Research What Are You Reading...On the Debate Surrounding Identity Politics

What Are You Reading…On the Debate Surrounding Identity Politics

The very polarized views people have about identity politics have been on my mind recently. I have had several conversations about Jordan Peterson, exchanged emails about the nature of race and gender, and taught my Chinese students about feminism. Most recently, a post in our new series, Women in Philosophy, attracted a lot of attention from members who felt that the topic it discussed was an example of identity politics run amok and an attack on academic freedom. This has all reminded me of the stark opposition between the two sides: one says that true equality will never happen without addressing the factors that produce unequal treatment along lines of gender, race, and similar identities; the other that to move in that direction is a move towards totalitarianism.

It is impossible to adequately address the debate here, but I may be able to address one small piece. A common claim of identity politics’ opponents is that advocates are trying to silence debate (e.g. the meme that “social justice warriors” are “liberal snowflakes”). It seems to me that this claim mistakes the contribution identity politics makes to discussion for an attempt to end discussion. It is quite consistent to hold that someone has is allowed to say something but still criticize them if it is wrong or dangerous. Similarly, if one can cite evidence that certain words, behaviors, or practices cause harm, it is not antithetical to freedom to tell people that they should seek better ones. Asking for one to put care into their words, and criticizing those who don’t, is not the same as preventing one from using their words. The debate won’t be over any time soon, but here are some pieces—articulating multiple positions—to help us understand the various sides of this issue.

 

Note: With this post, the What Are You Reading column moves to a biweekly schedule for the rest of the Summer.

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2 COMMENTS

  1. I concur with the point that, sometimes, the treatment of certain groups can be so cruel and unfair that you need to confront the opponent head-on, for example, the manner in which women (and men) are confronting the patriarchal culture that does not only characterize the business and academic worlds, but also, and to a greater extent, religious societies. This point is, indeed, urgent and highly welcomed.
    Still, I think that the concept of identity politics is problematic. In A Thousand Plateaus, Deleuze and Guattari use the concept of the rhizome to illuminate the distinctiveness and connectivity of the multiple factors that constitute reality. This concept helps us view our lives as assemblages or a mixture of words, institutions, social movements, and countless other things that, while related, are also distinct. For example, in The Trouble with Unity, the philosopher Cristina Beltrán uses Deleuze’s concept of the rhizome to address some of the problems with identity politics. Using a simple example, she mentions the conception of Latinidad, i.e., the notion that all people from Latin America share the same group identity and cultural consciousness. She notes that many commentators tend to assume that Latinos represent a collective identity. Really? Didn’t people read Edward Said’s work?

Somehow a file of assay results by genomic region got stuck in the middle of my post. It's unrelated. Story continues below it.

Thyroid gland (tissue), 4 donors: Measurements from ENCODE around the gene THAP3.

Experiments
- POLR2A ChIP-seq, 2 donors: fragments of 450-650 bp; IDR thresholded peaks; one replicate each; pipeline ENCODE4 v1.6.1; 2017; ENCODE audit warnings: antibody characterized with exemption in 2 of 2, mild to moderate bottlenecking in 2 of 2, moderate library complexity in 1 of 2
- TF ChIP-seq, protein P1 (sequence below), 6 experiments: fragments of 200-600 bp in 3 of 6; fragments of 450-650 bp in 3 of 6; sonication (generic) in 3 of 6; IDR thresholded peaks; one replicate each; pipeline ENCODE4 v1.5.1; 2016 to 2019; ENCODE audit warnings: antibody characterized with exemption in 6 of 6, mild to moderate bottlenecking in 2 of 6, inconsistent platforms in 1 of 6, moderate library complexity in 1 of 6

A similar appraisal can be observed for various minority groups, which are assumed to be special or unique instead of the more accurate assertion that we are all different people. The problem with identity politics is that it is tantamount to arborescent thinking. At its worst, arborescent thinking can suppress any other identity: men versus women, white versus black, and vegetarian versus meat eater (if that’s what it is called). Identity politics can also create a culture of victimization—something I often witness in Catalonia, Spain. For more than a generation, schools and politicians in Catalonia have fed the people the idea that they are not part of Spain, that Spain steals from them, and that all problems are caused by Spain. The result is that very few Catalan separatists are prepared to take responsibility or are held accountable for their own actions, as Spain is used as a scapegoat.
    Critical thinking and self-reflection, therefore, are arguably rare among people who cling to certain identities as a moral refuge. This is probably related to how convenient a certain position or identity can appear, as if by being feminist, existentialist, Catalan, black, or homosexual, we are, in any way, morally better.
    Personally, I believe that Deleuze’s concept of the rhizome can help us find and create value in what takes place without being placing into fixed boxes of identity. A more humble approach. After all, all identities are prisons hindering us to think freely. Or as Michel Foucault once said: What does it matter who is speaking? It only matters because of hierarchies, domination, and a simple lack of equality and imagination. What is needed is not more identity politics, but what Deleuze called non-communication, “circuit breakers” that may elude communicative control, whereby people blindly say and do what they do because this is what other people do. There is a scary herd mentality among people who cling onto certain identities.

    • Dear Finn,

      Thanks for your well thought-out comment. I completely agree with what you say. To me, the question of when and how to embrace a certain identity, and when and how to critique it, has to do with the strategic value of doing so. Which will help us achieve a healthier, more sustainable society? But like you say, neither action is necessarily correct.

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